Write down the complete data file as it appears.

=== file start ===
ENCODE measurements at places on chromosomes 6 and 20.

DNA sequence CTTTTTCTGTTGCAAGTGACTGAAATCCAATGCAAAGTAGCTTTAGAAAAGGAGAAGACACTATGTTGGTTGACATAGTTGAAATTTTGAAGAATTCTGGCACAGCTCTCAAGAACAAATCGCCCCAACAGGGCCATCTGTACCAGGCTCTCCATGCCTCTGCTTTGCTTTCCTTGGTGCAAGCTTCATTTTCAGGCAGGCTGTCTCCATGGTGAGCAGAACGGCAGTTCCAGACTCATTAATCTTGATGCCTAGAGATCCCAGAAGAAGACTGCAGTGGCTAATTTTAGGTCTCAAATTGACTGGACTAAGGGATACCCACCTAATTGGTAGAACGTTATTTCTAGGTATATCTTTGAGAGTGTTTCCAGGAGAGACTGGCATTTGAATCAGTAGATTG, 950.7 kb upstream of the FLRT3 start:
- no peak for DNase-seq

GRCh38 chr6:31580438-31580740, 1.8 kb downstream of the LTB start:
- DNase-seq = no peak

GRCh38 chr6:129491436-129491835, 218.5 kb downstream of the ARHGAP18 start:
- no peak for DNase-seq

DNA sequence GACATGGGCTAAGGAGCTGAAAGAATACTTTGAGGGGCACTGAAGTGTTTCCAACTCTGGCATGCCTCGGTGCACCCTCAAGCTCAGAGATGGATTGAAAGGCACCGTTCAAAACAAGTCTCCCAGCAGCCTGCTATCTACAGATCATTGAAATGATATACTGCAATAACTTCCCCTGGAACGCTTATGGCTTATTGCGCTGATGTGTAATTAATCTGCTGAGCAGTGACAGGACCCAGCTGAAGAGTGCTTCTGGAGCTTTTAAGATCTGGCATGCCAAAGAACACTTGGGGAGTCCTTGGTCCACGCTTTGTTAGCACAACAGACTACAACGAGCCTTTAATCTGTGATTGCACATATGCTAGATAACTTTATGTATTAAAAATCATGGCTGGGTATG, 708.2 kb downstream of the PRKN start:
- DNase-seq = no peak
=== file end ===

ENCODE measurements at places on chromosomes 6 and 20.

DNA sequence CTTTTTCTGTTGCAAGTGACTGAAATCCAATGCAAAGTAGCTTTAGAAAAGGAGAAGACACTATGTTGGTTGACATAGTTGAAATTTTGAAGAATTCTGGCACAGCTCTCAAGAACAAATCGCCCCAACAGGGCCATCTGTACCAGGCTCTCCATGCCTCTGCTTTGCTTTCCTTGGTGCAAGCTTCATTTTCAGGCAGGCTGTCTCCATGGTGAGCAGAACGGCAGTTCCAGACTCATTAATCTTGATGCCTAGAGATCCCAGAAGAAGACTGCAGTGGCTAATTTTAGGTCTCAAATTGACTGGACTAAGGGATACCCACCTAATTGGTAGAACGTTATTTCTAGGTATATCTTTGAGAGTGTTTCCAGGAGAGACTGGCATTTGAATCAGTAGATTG, 950.7 kb upstream of the FLRT3 start:
- no peak for DNase-seq

GRCh38 chr6:31580438-31580740, 1.8 kb downstream of the LTB start:
- DNase-seq = no peak

GRCh38 chr6:129491436-129491835, 218.5 kb downstream of the ARHGAP18 start:
- no peak for DNase-seq

DNA sequence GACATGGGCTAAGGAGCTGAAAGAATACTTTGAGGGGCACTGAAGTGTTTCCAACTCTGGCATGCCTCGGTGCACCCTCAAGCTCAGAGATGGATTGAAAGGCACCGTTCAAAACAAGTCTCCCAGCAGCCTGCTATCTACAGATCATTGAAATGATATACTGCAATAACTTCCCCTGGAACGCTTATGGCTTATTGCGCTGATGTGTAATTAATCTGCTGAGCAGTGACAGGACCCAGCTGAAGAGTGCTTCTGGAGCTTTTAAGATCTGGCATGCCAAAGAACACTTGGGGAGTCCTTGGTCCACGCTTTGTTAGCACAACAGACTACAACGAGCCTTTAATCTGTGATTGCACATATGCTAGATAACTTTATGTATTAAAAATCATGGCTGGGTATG, 708.2 kb downstream of the PRKN start:
- DNase-seq = no peak